Readers may already be uneasy with Marcia’s tactics and what that might mean for the Naimans’ marriage, and things are only compounded by a gut-wrenching tragedy. The adage “be careful what you wish for” would seem to apply to apply here with a vengeance. Eve, the surrogate, enters into the bargain to provide a better life for her son Danny, and Marcia wants a child of her own. When Eve dies in childbirth, Danny gets a different life and Jeff and Marcia get a child, only it’s not the solution any of them wanted. The new family is forced to learn to live with each other, and Marcia and Jeff must deal with Danny’s pain and truly put the needs of another first. With serious thoughts about the fraught morality of surrogacy and its roots in the class struggle, this is a family drama that may stay with you for some time.
3. The Best Kind of People by Zoe Whittall ($28): George Woodbury is a “man of distinction” in his community. A science teacher at Avalon Hills prep school, he once famously managed to tackle a man who stalked the hallways with a rifle, stopping a potential school shooting. The media attention died down in the following decade, but the accolades didn’t; a perennial “Teacher of the Year,” he has a perfect life and family. His loving wife, named Joan, is a talented nurse; his son Andrew is a successful lawyer, and his daughter Sadie is smart and popular. You may be able to guess what happens next: On Sadie’s 17th birthday, George is suddenly charged with sexual misconduct by several female students at her high school, and their world explodes.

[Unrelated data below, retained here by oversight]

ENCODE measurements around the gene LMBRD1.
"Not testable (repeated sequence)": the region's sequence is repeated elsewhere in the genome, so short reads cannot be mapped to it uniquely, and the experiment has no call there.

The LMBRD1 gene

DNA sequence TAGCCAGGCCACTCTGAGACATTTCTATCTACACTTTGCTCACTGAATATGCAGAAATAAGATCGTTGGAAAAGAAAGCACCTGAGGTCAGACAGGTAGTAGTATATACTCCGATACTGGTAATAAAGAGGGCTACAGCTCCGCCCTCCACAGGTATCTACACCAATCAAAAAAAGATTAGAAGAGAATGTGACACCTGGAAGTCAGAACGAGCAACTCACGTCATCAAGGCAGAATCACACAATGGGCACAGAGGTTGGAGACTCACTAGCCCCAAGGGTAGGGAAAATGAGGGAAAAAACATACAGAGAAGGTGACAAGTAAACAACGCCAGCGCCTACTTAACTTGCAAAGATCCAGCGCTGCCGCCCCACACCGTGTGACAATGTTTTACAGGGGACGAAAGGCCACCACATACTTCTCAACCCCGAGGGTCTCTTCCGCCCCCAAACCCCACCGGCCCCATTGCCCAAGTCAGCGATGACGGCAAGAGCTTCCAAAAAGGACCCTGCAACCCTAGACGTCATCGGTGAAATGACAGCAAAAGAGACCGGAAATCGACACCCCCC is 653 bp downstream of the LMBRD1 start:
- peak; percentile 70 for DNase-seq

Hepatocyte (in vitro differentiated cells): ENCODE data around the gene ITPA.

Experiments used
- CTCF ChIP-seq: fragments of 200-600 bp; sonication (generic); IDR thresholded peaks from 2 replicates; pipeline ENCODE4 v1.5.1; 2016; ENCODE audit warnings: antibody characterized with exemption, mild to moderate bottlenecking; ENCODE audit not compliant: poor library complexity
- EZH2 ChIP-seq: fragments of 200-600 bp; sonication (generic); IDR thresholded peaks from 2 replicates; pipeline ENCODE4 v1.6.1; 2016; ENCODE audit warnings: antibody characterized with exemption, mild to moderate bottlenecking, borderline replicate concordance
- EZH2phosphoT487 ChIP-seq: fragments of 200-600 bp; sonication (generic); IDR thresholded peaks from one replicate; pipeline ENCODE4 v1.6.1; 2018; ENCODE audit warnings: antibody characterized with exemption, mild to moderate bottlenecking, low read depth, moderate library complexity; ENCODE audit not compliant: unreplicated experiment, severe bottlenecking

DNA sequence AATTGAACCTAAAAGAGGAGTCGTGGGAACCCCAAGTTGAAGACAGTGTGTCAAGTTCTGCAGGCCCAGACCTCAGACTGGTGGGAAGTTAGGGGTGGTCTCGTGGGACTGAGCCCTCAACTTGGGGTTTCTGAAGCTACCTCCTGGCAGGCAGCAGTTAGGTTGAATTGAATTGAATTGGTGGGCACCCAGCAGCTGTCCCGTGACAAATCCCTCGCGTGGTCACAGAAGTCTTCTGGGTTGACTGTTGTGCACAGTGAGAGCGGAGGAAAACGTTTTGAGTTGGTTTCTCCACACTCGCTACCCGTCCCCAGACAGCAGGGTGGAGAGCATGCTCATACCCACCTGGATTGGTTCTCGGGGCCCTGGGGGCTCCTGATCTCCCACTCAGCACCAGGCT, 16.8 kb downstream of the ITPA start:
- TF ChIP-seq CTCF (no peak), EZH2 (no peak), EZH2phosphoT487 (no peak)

In a refreshing change from the usual, the novel’s focus is not on George’s voice and take on the events (save that, awaiting his trial, he protests his innocence), but instead on the experience of his family and how their lives are irrevocably altered by the news. Because of this, we see the emotional impact of society’s need to devour and exploit these kinds of stories. A novelist tries to use the family for writing fodder, and Men’s Rights Activists seek allies in George’s family. Sadie and Joan’s friends fade away quickly; Andrew comes back from New York to face an overgrown echo of the childhood bullying he left behind.
“As George was being processed at the police station, it seemed to Joan that everyone in the town knew immediately. She was not certain how it happened, because she sure didn’t tell anyone, but everyone knew almost as soon as she did. They talked. It must have felt nearly involuntary — it was simply too beyond the realm of possibility to not talk about. Humans crave connection, after all, even when it’s about another’s misfortune. Perhaps especially then.” A finalist for Canada’s prestigious Giller Prize, The Best Kind of People explores the breaking point of family loyalty, and the boundary between the rape culture that creates a knee-jerk sympathy for the accused, and the witch hunt culture that causes snap judgments about anyone in his circle.